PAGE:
The Democrats offered up their plan yesterday, a descendent of the original McCain-Kennendy legislation which passed a Republican led Senate with 62 votes in 2006.  I take the Senate leadership at their word and believe they will attempt to pass this new bill this year, and bring it up for a vote soon.

What will the Republicans do? So far only one GOP Senator has been even willing to sit down with the Democrats and discuss the bill.  This is a big problem for the GOP, for there are 11 GOP Senators who voted for McCain-Kennedy legislation in 2006 who really have no reason not to vote for this new immigration bill.  If anything the new bill has moved to the right, and has added elements that the Republican Senators should support.  If the GOP fails to deliver anyone on this new bill and the bill fails it will be accurate and fair to say that the bill failed because the GOP walked away from legislation they once supported.  This 2006 vote is the key here.  Unlike health care and financial services reform, for example, the GOP has a history of working with the Democrats on immigration reform (the last major reform was championed by President Reagan, and President George W. Bush was a major supporter of the 2006 bill).   There is no public option here, or consumer projection agency that the GOP can use as a figleaf not to support the new CIR bill.  Essentially the argument that the Senate Republicans have been making is that given all the primary challenges their candidates are facing from the right they cannot do it this year.  It is not the substance of the bill they are opposing.  Their internal politics won't allow them to move on CIR this year, at this time, this close the election.

For immigration reform now it is a question of when not if.  If the Democratic bill fails this year due to GOP opposition, the President and the Democratic leadership will bring the bill back early next year.  At that point the GOP will be totally out of excuses for why they cannot work with the Democrats.  The country is demanding that our broken immigration get fixed; the tragedy of Arizona will keep the failed system in the news; the Democrats have stepped up and are leading now.  I think the Republicans will have to support CIR next year for they will simply no longer have any logic to oppose.  And as we all know a sustained period of public opposition to this bill without any real reason other than political fear of their base will not only further damage the GOP brand with Latinos, the fastest growing part of the American electorate, but with most Americans looking for a Party willing to step up and solve the great problems facing the country. 

Update: you can find more of my thinking on this new post-Arizona landscape in articles in Politics Daily, and  Talking Points Memo.

New Policy Institute Releases New Report, "Hispanics Rising, 2010"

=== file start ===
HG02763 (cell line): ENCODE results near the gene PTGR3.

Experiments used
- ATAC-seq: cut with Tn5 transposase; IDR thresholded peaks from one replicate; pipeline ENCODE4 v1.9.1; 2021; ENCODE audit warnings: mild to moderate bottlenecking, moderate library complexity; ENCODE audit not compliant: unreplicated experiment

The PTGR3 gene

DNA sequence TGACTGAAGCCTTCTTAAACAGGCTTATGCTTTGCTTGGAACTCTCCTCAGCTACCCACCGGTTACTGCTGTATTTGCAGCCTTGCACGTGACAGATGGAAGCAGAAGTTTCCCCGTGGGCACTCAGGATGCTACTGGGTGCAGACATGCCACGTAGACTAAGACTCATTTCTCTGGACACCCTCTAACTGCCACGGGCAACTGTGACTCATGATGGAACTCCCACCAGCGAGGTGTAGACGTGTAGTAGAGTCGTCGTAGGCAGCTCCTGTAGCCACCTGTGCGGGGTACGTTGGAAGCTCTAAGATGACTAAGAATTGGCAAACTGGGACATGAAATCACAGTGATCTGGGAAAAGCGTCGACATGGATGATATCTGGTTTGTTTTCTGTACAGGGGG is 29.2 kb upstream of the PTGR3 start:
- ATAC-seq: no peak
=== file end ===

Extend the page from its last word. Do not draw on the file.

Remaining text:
Yesterday, our affiliate New Policy Institute released a report by Andres Ramirez and Kristian Ramos on the rapid increase of the Hispanic population, fueled by recent waves of immigration to the United States.  You can find the Executive Summary here and the full report here.

If you have any questions, please feel free to contact me at

Hispanics Rising 2010 Executive Summary

Hispanics Rising 2010 Full Report


NDN's 21st Century America Project Presents Hispanics Rising 2010

Yesterday Simon Rosenberg announced the launch of The 21st Century America Project, featuring NDN’s demographic and public opinion research.  Many of NDN’s senior staff are involved in this new project, including Alicia Menendez, our new Senior Advisor, Morley Winograd and Mike Hais, NDN/NPI Fellows, and Andres Ramirez, NDN’s Senior Vice President.

On Tuesday, April 27th, NDN will release Hispanics Rising 2010: An Overview of the Growing Power of America's Hispanic Community, a The 21st Century America report by Andres Ramirez and Kristian Ramos, that examines the most current trends characterizing America's growing Hispanic community.

The rapid increase in the Hispanic population in the U.S. is one of the most tangible demographic trends of the 21st century. Huge waves of immigration from throughout the Americas contributed to this exponential growth, and will have lasting effects on the complexion of the United States. At 15% of the U.S. population today, Hispanics are now America’s largest “minority” group, and are projected to be 29% of all those living in the United States by 2050. The combination of the 2010 Census and the upcoming mid-term elections provides meaningful context for examining the growing influence and power of the Hispanic community.

Hispanics Rising 2010

Tuesday, April 27th
Time has been changed to 12:00 PM.  Webcast will begin at 1215pm. 
NDN Event Space First Floor 729 15th Street, NW Washington, DC

Click here for more information on NDN's Hispanic Programs.

Talking on NPR about Immigration Reform

Was featured on a weekend NPR piece by Mara Liasson on the politics of immigration reform.  Enjoy.

Syndicate content